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Clinical Investigations: HEMOPTYSIS |

Percutaneous Embolotherapy for Life-Threatening Hemoptysis*

Michelle L. Wong, MD, FCCP; Peter Szkup, MD; Mark J. Hopley, MD, FCCP
Author and Funding Information

*From the Respiratory Unit, Department of Medicine (Drs. Wong and Hopley), and Department of Radiology (Dr. Szkup), Chris Hani Baragwanath Hospital, and the University of the Witwatersrand, Johannesburg, South Africa.

Correspondence to: Michelle L. Wong, MD, FCCP, PO Box 2588, Northcliff, Johannesburg, South Africa 2115; e-mail: 014miche@chiron.wits.ac.za



Chest. 2002;121(1):95-102. doi:10.1378/chest.121.1.95
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Study objectives: The management of life-threatening hemoptysis frequently poses a therapeutic dilemma because such patients are often poor surgical risks. Less often, patients refuse surgical intervention. The value of percutaneous embolotherapy, a useful alternative in these situations, was assessed.

Design, setting, patients, interventions: Sixteen consecutive patients who underwent percutaneous embolotherapy for life-threatening hemoptysis in a tertiary-care hospital were evaluated retrospectively. The bronchial arteries, as well as other intrathoracic arteries, were evaluated and selectively embolized if they were considered to supply the pathologic area from which the hemoptysis arose.

Results: The most common cause for hemoptysis was posttuberculous bronchiectasis (n = 12) with or without mycetomas. Ten patients required blood transfusions before embolotherapy. Pleural disease was noted on the chest radiograph in 13 patients and was generally associated with the presence of nonbronchial systemic collateral vessels. In three patients, arteries other than the bronchial arteries were the only source of hemoptysis. Percutaneous embolotherapy was successful in controlling the hemoptysis in all patients. The only complication documented was a transient paraparesis in one patient. Six patients did not return for follow-up. Of the remaining 10 patients, 3 patients had minor episodes of hemoptysis that were treated conservatively with success. One patient had significant recurrent hemoptysis that was managed with radiotherapy. One patient subsequently underwent a lobectomy.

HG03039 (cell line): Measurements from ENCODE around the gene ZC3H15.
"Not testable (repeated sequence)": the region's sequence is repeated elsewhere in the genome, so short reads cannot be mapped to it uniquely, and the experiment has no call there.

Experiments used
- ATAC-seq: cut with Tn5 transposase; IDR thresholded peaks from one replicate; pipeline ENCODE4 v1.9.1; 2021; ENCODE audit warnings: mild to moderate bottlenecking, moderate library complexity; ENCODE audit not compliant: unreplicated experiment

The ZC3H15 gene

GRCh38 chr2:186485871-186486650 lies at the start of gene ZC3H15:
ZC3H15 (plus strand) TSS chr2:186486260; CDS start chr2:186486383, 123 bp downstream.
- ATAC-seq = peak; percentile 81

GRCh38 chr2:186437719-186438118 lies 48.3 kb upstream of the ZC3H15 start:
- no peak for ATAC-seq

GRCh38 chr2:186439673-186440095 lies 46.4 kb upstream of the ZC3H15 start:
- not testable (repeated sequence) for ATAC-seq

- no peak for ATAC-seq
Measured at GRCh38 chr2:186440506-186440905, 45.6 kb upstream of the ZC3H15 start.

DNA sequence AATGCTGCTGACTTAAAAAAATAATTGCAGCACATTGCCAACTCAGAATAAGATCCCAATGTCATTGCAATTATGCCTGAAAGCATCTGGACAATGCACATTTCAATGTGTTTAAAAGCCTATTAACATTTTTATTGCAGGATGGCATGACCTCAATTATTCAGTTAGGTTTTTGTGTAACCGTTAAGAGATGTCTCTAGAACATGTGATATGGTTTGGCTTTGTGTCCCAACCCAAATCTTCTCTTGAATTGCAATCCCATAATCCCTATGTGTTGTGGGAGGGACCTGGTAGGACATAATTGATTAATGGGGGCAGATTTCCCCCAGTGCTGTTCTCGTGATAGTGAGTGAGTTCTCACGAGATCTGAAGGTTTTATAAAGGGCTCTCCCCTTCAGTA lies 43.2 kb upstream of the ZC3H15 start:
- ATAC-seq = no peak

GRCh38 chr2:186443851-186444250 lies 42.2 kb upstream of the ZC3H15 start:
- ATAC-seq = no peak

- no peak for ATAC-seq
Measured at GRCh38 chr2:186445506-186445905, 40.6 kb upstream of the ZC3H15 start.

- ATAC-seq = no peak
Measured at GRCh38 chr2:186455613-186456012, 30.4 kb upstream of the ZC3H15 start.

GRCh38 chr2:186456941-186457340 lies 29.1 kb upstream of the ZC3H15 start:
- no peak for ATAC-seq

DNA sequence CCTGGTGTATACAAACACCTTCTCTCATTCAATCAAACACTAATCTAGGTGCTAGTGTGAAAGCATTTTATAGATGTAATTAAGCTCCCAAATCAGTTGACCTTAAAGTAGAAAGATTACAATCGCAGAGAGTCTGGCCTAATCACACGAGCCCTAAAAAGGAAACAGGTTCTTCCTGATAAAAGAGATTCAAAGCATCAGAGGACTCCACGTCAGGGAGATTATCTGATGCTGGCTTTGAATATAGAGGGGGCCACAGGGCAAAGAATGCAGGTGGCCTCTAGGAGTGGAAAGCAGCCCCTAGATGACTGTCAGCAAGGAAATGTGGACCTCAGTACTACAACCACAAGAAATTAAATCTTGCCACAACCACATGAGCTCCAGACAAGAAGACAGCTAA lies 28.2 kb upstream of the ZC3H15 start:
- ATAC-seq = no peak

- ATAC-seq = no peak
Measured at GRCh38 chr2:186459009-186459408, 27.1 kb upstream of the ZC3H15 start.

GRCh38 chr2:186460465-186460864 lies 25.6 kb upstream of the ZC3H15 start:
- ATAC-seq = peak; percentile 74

Conclusion: Percutaneous embolotherapy is a useful therapeutic modality in the management of life-threatening hemoptysis. The contribution of nonbronchial systemic collateral vessels, particularly where there is evidence of coexistent pleural disease, should always be suspected. In experienced hands, this is a safe and potentially life-saving procedure.

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